Going Universal

I thought I'd jot down a brief history of going universal with Curio...

PowerPC → Intel

Apple shifted from PowerPC to Intel on January 10, 2006 with the Mac OS X Tiger 10.4.4 release. This also introduced the concept of universal binaries to the Mac audience, where a single app contained native code for both PowerPC and Intel architectures.

I remember purchasing a first generation Intel MacBook Pro immediately after that announcement to work on Curio 3's universal transition. We released the Curio 3.1 PowerPC+Intel universal build on March 29, 2006. 

A relatively quick code transition process, although mainly complicated due to the "endian" differences between the two architectures impacting some low-level code, and because the tools back then were not so robust.

Apple continued supporting PowerPC through Leopard (10.5) but dropped it with Snow Leopard (10.6) which came out August 28, 2009. 

Curio continued supporting Leopard and therefore PowerPC chips, all the way until Curio 8.0 released on October 11, 2012 when we made macOS Lion (10.7) our minimum requirement.

Intel → Apple Silicon

And now we're going universal again with Curio 14.4 with support for Intel and Apple silicon architectures on macOS 11 Big Sur (11.0). This means Curio 14 natively supports Apple's new generation of Macs using their astounding M1 chip, while still supporting Intel Macs.

Given that Curio 14 has a 3x larger codebase than our earlier universal transition, with a coding timeline that stretches back 18 years, this was, shockingly, a much faster process I believe for several key reasons:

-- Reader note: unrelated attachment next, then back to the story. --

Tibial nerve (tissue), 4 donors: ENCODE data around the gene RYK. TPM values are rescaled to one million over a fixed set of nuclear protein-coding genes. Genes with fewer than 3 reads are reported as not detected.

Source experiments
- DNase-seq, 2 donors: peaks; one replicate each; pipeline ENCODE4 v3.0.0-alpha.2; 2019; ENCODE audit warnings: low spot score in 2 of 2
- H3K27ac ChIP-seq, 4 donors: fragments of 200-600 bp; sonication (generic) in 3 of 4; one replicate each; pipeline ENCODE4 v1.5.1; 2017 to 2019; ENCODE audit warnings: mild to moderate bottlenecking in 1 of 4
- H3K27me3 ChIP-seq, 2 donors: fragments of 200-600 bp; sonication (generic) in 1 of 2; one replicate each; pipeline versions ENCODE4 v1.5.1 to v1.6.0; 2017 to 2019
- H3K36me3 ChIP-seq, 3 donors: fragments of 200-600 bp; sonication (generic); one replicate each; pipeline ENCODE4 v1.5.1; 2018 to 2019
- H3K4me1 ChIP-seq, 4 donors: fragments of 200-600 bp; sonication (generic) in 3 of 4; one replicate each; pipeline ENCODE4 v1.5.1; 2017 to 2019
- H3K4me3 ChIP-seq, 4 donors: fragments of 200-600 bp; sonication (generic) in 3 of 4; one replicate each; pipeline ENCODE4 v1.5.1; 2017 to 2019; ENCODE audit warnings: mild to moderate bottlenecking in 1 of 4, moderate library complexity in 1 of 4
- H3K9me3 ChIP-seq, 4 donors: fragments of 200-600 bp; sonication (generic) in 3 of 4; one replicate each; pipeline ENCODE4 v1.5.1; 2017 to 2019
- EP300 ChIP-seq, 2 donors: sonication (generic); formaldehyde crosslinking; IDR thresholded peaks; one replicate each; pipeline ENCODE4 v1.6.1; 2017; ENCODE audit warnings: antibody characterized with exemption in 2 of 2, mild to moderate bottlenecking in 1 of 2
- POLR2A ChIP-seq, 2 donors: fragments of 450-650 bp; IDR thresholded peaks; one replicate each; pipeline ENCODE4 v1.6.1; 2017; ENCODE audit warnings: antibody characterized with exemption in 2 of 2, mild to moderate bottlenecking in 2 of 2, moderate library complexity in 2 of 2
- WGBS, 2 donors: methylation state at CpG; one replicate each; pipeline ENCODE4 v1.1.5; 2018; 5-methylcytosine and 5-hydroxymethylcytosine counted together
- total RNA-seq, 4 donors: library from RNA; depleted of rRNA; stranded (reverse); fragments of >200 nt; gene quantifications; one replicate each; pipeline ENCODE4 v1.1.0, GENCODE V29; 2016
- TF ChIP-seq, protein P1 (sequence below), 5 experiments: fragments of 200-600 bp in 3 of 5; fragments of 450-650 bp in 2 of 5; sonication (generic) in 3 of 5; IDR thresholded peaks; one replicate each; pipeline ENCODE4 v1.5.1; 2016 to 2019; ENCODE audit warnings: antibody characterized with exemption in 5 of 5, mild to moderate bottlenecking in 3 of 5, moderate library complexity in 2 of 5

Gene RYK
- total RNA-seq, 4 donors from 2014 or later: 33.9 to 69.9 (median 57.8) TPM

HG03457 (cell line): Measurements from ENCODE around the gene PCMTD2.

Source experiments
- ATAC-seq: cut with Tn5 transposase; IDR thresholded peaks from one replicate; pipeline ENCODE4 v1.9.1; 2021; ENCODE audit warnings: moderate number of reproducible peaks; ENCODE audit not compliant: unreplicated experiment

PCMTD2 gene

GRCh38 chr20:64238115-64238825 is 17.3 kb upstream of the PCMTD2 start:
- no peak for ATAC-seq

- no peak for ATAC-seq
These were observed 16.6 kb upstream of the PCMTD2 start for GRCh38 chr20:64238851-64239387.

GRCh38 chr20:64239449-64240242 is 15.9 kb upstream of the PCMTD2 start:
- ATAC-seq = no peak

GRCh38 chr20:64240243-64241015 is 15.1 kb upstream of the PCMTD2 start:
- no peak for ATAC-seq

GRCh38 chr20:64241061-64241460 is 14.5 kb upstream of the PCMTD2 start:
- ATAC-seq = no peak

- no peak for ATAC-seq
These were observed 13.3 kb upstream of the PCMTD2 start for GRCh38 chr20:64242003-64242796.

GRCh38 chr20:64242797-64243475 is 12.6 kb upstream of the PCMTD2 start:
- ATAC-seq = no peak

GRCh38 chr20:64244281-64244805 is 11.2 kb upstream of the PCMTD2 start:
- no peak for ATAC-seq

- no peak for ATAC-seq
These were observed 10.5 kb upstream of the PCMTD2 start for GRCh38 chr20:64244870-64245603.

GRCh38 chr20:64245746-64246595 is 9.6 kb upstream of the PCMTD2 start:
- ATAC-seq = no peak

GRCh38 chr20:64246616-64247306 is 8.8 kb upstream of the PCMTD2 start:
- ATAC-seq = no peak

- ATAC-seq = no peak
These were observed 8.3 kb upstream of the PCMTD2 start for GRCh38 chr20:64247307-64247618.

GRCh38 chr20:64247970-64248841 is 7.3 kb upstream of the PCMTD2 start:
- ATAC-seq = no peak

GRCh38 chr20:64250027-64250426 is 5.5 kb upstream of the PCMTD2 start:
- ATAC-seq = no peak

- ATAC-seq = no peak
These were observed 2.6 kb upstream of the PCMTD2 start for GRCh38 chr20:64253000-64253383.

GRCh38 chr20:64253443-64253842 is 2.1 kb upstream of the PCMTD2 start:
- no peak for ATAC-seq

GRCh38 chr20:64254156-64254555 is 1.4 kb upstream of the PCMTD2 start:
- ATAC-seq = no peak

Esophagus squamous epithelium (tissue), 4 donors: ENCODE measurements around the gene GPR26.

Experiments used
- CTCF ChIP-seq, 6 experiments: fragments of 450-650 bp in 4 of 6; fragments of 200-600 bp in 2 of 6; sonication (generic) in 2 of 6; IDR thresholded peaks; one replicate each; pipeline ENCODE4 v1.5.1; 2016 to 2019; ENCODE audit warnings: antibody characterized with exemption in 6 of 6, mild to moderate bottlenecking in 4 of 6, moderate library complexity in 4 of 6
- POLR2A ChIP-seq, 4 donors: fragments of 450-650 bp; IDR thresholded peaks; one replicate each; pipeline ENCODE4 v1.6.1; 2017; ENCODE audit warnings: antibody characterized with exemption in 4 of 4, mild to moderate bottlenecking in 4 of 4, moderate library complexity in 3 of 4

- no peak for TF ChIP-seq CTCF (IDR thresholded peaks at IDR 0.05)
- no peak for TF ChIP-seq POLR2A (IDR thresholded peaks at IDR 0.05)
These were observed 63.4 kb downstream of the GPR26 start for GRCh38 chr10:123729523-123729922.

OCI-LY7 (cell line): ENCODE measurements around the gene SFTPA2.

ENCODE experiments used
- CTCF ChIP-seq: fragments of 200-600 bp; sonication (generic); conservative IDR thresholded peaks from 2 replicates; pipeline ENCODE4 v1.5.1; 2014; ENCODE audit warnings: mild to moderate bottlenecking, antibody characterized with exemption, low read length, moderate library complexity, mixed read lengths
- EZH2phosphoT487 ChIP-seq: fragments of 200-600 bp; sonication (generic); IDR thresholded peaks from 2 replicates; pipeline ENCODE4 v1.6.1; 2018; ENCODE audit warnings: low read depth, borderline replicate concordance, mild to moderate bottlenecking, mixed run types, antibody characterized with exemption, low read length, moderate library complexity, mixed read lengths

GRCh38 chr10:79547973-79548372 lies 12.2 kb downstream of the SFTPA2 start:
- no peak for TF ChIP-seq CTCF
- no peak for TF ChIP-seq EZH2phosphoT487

1. With every major release of Curio and Xcode, we do our best to tackle any new compiler warnings and to keep up with Apple's aggressive annual deprecation strategy, where they drop support for prior frameworks, classes, and technologies and promote newer techniques. We document many of these changes at the bottom of our release notes (see 141312, ...). Often these behind-the-scenes code refactorings can take weeks and can be a frustrating experience as previously working code is rewritten for a new technique or class. However, while these changes don't bring new features to our customers, they presumably make our code more resilient to major Apple transitions like this.
  2. Apple's much-improved tools. Xcode and its many code analyzers, runtime sanitizers, thread checkers, and performance profilers are a tremendous help in making sure our code is clean.
  3. We were fortunately eligible for Apple's Developer Transition Kit which allowed us to compile, test, and release our universal builds before Apple's new M1 Macs started shipping.
  4. And, of course, Apple did an outstanding job making sure their Apple silicon-based macOS was rock solid, even in its initial release. A huge shout-out to that team!

As I write this, we have an M1 MacBook Air on order, hopefully arriving within a few days. We'll continue testing on this shipping hardware to make sure Curio 14 is shipshape on this new architecture!

One Build

It's exciting to release a single build of Curio that supports so many significant macOS releases and architectures:

  • Mojave (10.14) on Intel, which is the last one that supports 32-bit apps which many customers may still need,
  • Catalina (10.15) on Intel, which is the most popular macOS currently,
  • Big Sur (11.0) on Intel and Apple silicon, which is the beginning of the macOS 11 era.

It's also exciting to see the Mac itself go through so many transitions, from Motorola, to PowerPC, to Intel, and now to custom Apple chips. These evolutionary steps, plus the transition to macOS 11, gives the Mac ecosystem a new thrill and excitement that has been missing the past few years.

Go Macintosh!

PS: If you're a current customer still on an older version of Curio, purchase a discounted upgrade to Curio 14 and you'll be ready for both macOS 11 and the Apple silicon generation!

PPS: Curiota is universal as well!

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